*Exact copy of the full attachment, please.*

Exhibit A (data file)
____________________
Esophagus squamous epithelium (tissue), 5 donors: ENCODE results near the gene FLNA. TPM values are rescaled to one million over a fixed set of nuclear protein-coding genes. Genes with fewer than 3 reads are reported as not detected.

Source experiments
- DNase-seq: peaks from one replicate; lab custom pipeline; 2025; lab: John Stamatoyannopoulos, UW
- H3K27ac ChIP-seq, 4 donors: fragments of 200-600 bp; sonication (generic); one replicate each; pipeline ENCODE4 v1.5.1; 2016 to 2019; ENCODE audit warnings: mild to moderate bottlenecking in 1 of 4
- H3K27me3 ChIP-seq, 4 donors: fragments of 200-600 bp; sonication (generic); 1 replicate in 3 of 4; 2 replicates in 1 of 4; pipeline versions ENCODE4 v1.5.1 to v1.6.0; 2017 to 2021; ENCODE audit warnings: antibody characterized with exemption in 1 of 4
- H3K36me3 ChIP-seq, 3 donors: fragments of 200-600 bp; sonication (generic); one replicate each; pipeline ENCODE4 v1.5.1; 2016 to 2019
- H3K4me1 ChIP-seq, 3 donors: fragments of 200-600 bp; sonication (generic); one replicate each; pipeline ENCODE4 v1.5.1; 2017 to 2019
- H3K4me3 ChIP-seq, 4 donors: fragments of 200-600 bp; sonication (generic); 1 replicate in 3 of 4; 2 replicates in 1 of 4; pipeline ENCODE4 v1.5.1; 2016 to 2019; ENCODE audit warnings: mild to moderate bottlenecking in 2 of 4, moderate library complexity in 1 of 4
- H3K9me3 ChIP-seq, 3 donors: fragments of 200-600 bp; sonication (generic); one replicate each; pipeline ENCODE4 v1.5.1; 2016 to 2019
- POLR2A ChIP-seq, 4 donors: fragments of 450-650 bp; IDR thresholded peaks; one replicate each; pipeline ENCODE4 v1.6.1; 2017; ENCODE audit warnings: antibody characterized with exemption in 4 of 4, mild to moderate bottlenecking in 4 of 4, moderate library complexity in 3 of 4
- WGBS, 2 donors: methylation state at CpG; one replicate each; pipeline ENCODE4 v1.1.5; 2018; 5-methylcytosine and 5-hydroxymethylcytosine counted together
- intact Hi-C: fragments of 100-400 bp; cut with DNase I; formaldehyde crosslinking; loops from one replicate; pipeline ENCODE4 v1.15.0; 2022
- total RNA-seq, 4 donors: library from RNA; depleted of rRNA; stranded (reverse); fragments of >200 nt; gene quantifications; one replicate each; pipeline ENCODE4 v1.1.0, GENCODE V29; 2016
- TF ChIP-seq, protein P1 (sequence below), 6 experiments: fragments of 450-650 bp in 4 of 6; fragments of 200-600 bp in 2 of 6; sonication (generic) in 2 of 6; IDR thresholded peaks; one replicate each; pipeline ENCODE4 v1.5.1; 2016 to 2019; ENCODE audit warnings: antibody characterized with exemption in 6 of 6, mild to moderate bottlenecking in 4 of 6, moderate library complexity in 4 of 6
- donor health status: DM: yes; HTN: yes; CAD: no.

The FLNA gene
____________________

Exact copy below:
Esophagus squamous epithelium (tissue), 5 donors: ENCODE results near the gene FLNA. TPM values are rescaled to one million over a fixed set of nuclear protein-coding genes. Genes with fewer than 3 reads are reported as not detected.

Source experiments
- DNase-seq: peaks from one replicate; lab custom pipeline; 2025; lab: John Stamatoyannopoulos, UW
- H3K27ac ChIP-seq, 4 donors: fragments of 200-600 bp; sonication (generic); one replicate each; pipeline ENCODE4 v1.5.1; 2016 to 2019; ENCODE audit warnings: mild to moderate bottlenecking in 1 of 4
- H3K27me3 ChIP-seq, 4 donors: fragments of 200-600 bp; sonication (generic); 1 replicate in 3 of 4; 2 replicates in 1 of 4; pipeline versions ENCODE4 v1.5.1 to v1.6.0; 2017 to 2021; ENCODE audit warnings: antibody characterized with exemption in 1 of 4
- H3K36me3 ChIP-seq, 3 donors: fragments of 200-600 bp; sonication (generic); one replicate each; pipeline ENCODE4 v1.5.1; 2016 to 2019
- H3K4me1 ChIP-seq, 3 donors: fragments of 200-600 bp; sonication (generic); one replicate each; pipeline ENCODE4 v1.5.1; 2017 to 2019
- H3K4me3 ChIP-seq, 4 donors: fragments of 200-600 bp; sonication (generic); 1 replicate in 3 of 4; 2 replicates in 1 of 4; pipeline ENCODE4 v1.5.1; 2016 to 2019; ENCODE audit warnings: mild to moderate bottlenecking in 2 of 4, moderate library complexity in 1 of 4
- H3K9me3 ChIP-seq, 3 donors: fragments of 200-600 bp; sonication (generic); one replicate each; pipeline ENCODE4 v1.5.1; 2016 to 2019
- POLR2A ChIP-seq, 4 donors: fragments of 450-650 bp; IDR thresholded peaks; one replicate each; pipeline ENCODE4 v1.6.1; 2017; ENCODE audit warnings: antibody characterized with exemption in 4 of 4, mild to moderate bottlenecking in 4 of 4, moderate library complexity in 3 of 4
- WGBS, 2 donors: methylation state at CpG; one replicate each; pipeline ENCODE4 v1.1.5; 2018; 5-methylcytosine and 5-hydroxymethylcytosine counted together
- intact Hi-C: fragments of 100-400 bp; cut with DNase I; formaldehyde crosslinking; loops from one replicate; pipeline ENCODE4 v1.15.0; 2022
- total RNA-seq, 4 donors: library from RNA; depleted of rRNA; stranded (reverse); fragments of >200 nt; gene quantifications; one replicate each; pipeline ENCODE4 v1.1.0, GENCODE V29; 2016
- TF ChIP-seq, protein P1 (sequence below), 6 experiments: fragments of 450-650 bp in 4 of 6; fragments of 200-600 bp in 2 of 6; sonication (generic) in 2 of 6; IDR thresholded peaks; one replicate each; pipeline ENCODE4 v1.5.1; 2016 to 2019; ENCODE audit warnings: antibody characterized with exemption in 6 of 6, mild to moderate bottlenecking in 4 of 6, moderate library complexity in 4 of 6
- donor health status: DM: yes; HTN: yes; CAD: no.

The FLNA gene